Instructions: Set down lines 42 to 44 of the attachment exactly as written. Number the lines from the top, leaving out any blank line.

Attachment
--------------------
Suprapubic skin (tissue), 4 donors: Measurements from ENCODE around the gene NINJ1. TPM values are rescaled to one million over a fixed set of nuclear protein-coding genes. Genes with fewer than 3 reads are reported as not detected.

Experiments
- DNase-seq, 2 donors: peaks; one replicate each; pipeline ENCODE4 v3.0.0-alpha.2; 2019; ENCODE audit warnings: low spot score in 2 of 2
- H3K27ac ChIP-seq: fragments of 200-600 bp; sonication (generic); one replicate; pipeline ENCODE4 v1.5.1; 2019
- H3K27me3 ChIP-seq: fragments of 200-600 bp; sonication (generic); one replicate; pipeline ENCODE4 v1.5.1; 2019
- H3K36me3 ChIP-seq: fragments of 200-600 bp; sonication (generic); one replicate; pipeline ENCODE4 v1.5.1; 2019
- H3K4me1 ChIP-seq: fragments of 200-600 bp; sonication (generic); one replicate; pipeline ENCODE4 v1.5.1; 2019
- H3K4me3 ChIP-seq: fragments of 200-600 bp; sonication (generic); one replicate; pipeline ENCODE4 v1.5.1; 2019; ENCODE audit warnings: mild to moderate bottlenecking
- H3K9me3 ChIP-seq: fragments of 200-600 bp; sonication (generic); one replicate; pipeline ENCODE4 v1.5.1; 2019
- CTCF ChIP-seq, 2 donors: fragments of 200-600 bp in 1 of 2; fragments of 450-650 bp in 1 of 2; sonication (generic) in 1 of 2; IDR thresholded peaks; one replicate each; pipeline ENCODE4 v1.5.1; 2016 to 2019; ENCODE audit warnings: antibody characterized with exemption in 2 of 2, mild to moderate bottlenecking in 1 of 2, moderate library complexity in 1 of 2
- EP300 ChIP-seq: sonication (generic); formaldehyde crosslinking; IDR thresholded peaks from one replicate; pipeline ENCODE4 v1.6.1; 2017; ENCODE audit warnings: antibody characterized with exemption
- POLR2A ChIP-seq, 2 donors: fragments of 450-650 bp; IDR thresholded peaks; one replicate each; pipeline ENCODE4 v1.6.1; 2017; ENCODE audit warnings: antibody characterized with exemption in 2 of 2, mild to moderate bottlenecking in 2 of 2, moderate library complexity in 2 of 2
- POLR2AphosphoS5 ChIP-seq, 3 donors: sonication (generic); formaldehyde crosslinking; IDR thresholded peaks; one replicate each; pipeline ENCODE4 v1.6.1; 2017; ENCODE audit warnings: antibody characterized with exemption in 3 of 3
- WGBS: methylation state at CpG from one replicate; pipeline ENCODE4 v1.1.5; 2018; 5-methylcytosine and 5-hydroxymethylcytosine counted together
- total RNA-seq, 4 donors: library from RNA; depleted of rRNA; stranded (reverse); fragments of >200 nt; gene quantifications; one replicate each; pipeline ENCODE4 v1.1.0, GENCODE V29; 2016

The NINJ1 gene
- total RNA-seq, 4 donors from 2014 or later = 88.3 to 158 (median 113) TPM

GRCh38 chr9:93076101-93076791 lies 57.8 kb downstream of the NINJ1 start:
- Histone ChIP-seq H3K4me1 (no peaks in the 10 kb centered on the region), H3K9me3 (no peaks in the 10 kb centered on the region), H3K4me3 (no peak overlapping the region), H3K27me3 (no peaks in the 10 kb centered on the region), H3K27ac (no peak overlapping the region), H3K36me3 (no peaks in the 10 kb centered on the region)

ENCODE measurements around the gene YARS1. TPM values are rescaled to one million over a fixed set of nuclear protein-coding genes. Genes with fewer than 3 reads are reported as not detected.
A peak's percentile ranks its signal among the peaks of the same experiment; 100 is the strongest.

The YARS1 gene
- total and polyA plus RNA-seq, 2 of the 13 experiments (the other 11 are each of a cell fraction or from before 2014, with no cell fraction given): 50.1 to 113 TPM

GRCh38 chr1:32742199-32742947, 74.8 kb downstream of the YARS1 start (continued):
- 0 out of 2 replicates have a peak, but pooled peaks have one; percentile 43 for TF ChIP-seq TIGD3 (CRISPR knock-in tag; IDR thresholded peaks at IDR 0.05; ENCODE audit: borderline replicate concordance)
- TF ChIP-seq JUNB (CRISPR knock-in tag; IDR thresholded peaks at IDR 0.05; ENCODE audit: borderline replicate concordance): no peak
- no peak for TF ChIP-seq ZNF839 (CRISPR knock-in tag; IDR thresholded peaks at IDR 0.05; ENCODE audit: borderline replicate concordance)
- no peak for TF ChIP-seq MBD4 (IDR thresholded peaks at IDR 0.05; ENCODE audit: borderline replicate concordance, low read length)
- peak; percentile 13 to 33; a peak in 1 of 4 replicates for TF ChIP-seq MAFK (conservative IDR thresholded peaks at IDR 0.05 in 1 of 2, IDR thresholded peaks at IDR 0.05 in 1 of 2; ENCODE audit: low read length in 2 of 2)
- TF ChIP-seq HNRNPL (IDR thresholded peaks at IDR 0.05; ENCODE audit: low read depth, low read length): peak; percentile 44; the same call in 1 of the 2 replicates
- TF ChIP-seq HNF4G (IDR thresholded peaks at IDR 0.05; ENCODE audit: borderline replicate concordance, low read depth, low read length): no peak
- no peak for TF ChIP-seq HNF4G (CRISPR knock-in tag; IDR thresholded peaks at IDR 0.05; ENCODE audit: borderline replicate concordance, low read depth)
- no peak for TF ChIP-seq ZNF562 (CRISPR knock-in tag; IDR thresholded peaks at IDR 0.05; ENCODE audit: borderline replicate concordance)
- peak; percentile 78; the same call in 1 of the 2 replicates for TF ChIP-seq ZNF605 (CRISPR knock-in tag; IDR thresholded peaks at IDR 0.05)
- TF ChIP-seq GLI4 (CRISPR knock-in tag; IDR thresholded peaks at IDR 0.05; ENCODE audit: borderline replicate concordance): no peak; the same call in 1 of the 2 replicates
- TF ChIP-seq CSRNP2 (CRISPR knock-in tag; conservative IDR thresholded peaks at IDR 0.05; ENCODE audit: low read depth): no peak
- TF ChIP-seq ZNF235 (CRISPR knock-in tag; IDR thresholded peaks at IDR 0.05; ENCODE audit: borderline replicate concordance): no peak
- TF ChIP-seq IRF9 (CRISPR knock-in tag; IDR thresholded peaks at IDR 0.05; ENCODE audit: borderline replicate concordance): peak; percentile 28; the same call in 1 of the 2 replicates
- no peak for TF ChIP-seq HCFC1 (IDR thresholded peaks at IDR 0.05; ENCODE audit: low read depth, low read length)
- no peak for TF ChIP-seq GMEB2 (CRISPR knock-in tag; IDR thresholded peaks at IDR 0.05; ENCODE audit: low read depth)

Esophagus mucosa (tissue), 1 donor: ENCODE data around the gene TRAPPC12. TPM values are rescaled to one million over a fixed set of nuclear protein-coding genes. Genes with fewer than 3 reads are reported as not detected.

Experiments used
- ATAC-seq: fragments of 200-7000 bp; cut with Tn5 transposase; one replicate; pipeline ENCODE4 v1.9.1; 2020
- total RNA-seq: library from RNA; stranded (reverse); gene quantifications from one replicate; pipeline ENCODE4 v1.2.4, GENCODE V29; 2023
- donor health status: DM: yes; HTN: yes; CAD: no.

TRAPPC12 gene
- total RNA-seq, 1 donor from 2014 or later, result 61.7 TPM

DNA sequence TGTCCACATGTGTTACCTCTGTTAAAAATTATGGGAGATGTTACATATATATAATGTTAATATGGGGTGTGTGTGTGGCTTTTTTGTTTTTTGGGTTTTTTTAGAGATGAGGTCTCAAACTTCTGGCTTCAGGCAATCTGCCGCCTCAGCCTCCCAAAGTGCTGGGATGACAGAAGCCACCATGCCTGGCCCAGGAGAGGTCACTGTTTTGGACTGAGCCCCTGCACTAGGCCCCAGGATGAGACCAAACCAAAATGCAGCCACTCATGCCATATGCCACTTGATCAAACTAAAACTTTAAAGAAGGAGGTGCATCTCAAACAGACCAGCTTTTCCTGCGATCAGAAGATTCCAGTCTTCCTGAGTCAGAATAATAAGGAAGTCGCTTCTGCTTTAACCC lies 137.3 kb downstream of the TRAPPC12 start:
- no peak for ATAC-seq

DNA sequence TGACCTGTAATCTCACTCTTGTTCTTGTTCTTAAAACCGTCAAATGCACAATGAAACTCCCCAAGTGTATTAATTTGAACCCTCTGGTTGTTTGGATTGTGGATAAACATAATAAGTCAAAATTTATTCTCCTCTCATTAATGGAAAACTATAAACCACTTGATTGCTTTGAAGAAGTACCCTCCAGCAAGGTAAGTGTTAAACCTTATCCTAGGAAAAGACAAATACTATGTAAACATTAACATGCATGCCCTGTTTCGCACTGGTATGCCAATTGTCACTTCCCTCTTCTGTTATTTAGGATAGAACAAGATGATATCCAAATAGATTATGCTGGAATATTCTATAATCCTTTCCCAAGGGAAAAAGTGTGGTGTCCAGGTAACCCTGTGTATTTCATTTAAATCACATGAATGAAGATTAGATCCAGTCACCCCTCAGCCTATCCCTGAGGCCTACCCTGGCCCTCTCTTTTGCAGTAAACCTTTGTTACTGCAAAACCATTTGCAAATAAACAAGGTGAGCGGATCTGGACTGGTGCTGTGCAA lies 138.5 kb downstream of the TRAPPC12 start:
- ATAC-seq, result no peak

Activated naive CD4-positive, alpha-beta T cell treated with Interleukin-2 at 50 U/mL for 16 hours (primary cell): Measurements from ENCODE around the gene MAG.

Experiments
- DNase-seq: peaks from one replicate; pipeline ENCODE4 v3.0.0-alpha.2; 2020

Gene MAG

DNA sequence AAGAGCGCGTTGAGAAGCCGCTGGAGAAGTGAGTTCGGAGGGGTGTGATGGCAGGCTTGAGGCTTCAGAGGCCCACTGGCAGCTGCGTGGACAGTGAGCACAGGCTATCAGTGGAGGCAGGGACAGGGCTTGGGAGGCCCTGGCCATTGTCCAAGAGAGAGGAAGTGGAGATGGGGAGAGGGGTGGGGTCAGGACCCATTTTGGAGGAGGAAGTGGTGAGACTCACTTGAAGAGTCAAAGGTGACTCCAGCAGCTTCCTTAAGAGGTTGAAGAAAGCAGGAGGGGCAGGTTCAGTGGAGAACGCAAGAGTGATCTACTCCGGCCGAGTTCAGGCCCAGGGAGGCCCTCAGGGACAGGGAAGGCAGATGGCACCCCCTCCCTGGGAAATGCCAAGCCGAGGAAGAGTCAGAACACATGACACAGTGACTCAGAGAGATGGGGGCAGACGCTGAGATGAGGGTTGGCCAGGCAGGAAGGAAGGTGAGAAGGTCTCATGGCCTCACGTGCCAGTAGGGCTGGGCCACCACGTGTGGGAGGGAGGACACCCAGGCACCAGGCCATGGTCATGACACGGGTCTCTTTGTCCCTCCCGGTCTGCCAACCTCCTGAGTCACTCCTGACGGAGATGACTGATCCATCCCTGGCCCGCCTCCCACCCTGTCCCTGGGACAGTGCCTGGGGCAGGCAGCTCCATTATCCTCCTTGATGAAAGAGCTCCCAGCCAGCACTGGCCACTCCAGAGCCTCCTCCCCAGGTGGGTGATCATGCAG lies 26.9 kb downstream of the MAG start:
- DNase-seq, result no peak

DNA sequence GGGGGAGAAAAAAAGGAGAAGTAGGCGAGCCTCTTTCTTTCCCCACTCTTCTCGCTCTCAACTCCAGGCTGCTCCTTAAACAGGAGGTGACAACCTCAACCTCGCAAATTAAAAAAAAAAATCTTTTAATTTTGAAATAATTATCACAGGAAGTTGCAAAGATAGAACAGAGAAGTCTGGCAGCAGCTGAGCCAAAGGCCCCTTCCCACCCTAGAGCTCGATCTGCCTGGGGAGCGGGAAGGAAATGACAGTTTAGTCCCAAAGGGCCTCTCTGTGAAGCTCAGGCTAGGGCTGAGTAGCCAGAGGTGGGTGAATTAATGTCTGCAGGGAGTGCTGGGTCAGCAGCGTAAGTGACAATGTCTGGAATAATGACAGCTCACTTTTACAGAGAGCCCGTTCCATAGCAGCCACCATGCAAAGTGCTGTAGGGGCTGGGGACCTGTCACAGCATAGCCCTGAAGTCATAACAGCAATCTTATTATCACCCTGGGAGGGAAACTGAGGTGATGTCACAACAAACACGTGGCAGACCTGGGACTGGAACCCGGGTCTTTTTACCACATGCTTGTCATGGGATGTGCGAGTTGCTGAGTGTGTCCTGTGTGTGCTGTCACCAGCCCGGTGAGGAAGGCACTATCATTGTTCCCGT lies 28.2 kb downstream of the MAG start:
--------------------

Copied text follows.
Experiments used
- ATAC-seq: fragments of 200-7000 bp; cut with Tn5 transposase; one replicate; pipeline ENCODE4 v1.9.1; 2020
- total RNA-seq: library from RNA; stranded (reverse); gene quantifications from one replicate; pipeline ENCODE4 v1.2.4, GENCODE V29; 2023